Event X and event Y are independent
if P(X ? Y) = P(X) • P(Y). This implies that knowing the
outcome of X does not affect the probability of Y. This is also shown in
theorem 5.1 from source 1 where:
If P(X) > 0 and P(X) > 0 and P(X) and P(Y) are independent,
P(X|Y) = = = P(X)
Therefore: P(X|Y) = P(X)
P(Y|X) = = = P(Y)
Therefore: P(Y|X) = P(Y)
Venn Diagram illustrating two independent events X and Y:
Show: If X and Y are independent
then P(X|Y) = P(X).
Let X and Y be events which are independent.
Using the definition of independence, we can see that: P(X ? Y) = P(X) • P(Y).
can use the definition of Conditional
Probability which demonstrate that: P(X|Y) = where P(Y)?0
to source 2: “Conditional
probability measures how an event effects another event happening, in the case
above, the conditional probability of when event X occurs given the information
we gathered from event Y that has occurred before.”
Since P(Y) ?
0, we can rearrange the equation P(X ? Y) = P(X) • P(Y) to: P(X) = = P(X|Y)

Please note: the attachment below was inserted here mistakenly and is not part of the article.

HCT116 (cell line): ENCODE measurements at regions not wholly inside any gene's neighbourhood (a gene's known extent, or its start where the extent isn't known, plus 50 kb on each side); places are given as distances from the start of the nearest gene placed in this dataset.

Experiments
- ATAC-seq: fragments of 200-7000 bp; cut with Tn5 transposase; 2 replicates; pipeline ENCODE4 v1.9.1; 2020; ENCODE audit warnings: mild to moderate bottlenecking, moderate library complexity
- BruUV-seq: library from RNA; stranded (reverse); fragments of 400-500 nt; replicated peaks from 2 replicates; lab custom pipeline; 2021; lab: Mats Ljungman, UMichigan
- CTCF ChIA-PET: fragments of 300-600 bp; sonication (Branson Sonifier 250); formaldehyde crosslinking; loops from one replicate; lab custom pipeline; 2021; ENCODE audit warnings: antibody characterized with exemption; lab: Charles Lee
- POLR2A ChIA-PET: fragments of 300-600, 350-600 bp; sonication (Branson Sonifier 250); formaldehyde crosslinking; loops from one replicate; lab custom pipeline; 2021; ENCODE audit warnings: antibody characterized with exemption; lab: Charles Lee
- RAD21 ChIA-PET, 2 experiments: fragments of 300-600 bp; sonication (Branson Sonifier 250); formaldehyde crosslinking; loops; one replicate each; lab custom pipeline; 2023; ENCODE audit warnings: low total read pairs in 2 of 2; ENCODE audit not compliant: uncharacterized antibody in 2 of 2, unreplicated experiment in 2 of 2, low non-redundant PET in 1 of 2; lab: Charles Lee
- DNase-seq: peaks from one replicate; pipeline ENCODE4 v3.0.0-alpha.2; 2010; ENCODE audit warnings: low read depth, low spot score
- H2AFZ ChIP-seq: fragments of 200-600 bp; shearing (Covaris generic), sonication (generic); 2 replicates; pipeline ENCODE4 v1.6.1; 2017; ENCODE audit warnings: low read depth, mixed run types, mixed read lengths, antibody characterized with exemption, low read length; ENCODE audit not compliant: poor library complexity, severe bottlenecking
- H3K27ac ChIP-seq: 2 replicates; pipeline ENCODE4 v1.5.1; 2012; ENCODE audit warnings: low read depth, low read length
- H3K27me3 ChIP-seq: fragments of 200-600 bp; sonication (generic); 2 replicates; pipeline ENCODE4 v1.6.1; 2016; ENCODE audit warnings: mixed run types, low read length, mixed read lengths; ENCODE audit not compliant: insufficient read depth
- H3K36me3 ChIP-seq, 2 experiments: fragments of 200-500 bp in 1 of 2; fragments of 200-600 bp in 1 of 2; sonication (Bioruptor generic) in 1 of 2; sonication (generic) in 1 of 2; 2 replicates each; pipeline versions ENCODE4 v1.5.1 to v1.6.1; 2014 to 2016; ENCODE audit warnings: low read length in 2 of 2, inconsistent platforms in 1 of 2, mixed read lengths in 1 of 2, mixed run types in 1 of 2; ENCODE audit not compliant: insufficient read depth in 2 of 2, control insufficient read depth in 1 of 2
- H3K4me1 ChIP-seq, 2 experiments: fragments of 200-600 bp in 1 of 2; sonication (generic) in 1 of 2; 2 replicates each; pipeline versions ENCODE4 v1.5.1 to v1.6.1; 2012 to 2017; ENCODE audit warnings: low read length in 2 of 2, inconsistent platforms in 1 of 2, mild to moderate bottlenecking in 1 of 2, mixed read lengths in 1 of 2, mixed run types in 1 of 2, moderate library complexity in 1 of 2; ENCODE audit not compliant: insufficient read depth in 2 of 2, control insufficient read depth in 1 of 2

=> P(X) = P(X|Y)
Show: P(X) = P(X|Y) => P(Y) = P(Y|X)
= P(X|Y) Then by using definition of Conditional Probability:
Now if P(X) ? 0 and P(X ? Y) = P(Y ? X) this
Hence P(Y) = P(Y|X)
event X and event Y are mutually exclusive events (disjointed), where P(X) ? 0
and P(Y) ? 0.
To work P(Y|X), we use
formula for conditional probability:
In this case there is no
intersection as events X and Y are mutually exclusive therefore: P(X ? Y) = 0
Hence P(Y|X) = = = 0
Looking at this example we
can see that X and Y are dependent events as P(Y|X) ? P(Y). This demonstrates
that mutual exclusion doesn’t necessarily mean events are independent.
Let P(X) = 0.6, P(Y) =
0.2, P(X U Y) = 0.68
To work out P(X ? Y) we
use the Inclusion Exclusion Principle
which states that:
P(X ? Y) = P(X) + P(Y) – P(X U Y)
Subbing in the information
provided above: P(X ? Y) = 0.6 + 0.2 – 0.68 = 0.12
To show events X and Y are
independent they must satisfy P(X ? Y) = P(X) • P(Y), here P(X ? Y) = 0.6 • 0.2 = 0.12
Since both parts give the
same answer this shows that events X and Y are independent.
Suppose we have 3 events
X, Y and Z and they are pairwise independent meaning:
P(X ? Y) = P(X) • P(Y) Therefore X and Y are independent.
P(X ? Z) = P(X) • P(Z) Therefore X and Z are independent.
P(Y ? Z) = P(Y) • P(Z) Therefore Y and Z are independent.
For events X, Y and Z to
be mutually independent i.e. P(X ? Y ? Z) = P(X) • P(Y) • P(Z) they must follow a strict rule where; “each
event is independent of each intersection of other events and if they are not
the events become mutually dependent.” Source 7
Events E1, E2,
…. , En are mutually independent if for 2 ?
p ? n and 1 ? x1